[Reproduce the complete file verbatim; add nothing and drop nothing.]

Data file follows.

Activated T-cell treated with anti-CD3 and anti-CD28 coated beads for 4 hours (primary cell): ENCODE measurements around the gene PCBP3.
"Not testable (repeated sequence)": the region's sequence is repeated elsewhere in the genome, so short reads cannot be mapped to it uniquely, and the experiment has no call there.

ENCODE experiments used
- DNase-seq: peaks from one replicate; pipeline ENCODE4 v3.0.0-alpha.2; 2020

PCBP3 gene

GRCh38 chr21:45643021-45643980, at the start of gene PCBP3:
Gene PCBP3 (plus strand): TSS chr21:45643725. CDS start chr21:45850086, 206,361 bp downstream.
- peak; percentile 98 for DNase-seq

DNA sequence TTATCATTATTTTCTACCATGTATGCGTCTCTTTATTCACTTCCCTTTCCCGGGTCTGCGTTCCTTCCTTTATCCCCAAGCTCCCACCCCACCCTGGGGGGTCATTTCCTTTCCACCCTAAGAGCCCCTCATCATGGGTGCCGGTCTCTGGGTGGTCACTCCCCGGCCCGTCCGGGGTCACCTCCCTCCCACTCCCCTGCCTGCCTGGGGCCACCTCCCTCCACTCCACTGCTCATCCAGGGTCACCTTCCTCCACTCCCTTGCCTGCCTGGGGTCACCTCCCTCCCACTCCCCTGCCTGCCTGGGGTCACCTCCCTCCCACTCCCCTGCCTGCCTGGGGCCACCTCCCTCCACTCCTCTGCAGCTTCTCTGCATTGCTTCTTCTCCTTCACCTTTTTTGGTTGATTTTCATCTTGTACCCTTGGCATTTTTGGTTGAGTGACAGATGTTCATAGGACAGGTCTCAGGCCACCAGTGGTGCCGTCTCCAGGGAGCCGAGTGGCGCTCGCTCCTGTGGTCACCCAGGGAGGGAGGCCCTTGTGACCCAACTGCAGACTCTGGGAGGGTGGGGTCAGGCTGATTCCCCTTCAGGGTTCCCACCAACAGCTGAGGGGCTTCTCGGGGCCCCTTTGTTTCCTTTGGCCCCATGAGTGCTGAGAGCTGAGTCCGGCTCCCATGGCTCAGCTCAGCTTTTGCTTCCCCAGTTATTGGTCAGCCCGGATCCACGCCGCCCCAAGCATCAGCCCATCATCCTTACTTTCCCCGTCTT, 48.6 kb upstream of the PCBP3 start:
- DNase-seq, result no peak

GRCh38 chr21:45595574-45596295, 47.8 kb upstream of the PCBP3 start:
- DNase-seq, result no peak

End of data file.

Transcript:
Activated T-cell treated with anti-CD3 and anti-CD28 coated beads for 4 hours (primary cell): ENCODE measurements around the gene PCBP3.
"Not testable (repeated sequence)": the region's sequence is repeated elsewhere in the genome, so short reads cannot be mapped to it uniquely, and the experiment has no call there.

ENCODE experiments used
- DNase-seq: peaks from one replicate; pipeline ENCODE4 v3.0.0-alpha.2; 2020

PCBP3 gene

GRCh38 chr21:45643021-45643980, at the start of gene PCBP3:
Gene PCBP3 (plus strand): TSS chr21:45643725. CDS start chr21:45850086, 206,361 bp downstream.
- peak; percentile 98 for DNase-seq

DNA sequence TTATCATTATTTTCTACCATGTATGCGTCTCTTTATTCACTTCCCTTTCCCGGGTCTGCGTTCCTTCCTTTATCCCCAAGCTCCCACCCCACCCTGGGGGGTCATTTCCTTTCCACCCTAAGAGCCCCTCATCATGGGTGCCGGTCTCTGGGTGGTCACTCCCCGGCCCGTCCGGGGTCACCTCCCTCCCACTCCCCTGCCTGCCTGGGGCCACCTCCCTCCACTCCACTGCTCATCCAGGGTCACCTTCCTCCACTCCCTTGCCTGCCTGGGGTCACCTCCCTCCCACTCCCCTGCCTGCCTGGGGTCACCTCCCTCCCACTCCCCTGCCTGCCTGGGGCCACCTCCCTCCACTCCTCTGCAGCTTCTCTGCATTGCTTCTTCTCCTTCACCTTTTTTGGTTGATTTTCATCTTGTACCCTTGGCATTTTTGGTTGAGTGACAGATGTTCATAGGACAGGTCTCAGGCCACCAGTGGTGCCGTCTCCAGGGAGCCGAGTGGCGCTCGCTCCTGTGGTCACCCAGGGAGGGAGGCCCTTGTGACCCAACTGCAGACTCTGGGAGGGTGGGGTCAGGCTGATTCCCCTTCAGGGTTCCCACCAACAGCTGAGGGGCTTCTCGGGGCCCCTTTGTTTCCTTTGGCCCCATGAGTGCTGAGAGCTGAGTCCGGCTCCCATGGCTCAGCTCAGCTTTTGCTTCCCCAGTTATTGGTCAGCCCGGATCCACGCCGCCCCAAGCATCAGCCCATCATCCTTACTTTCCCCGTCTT, 48.6 kb upstream of the PCBP3 start:
- DNase-seq, result no peak

GRCh38 chr21:45595574-45596295, 47.8 kb upstream of the PCBP3 start:
- DNase-seq, result no peak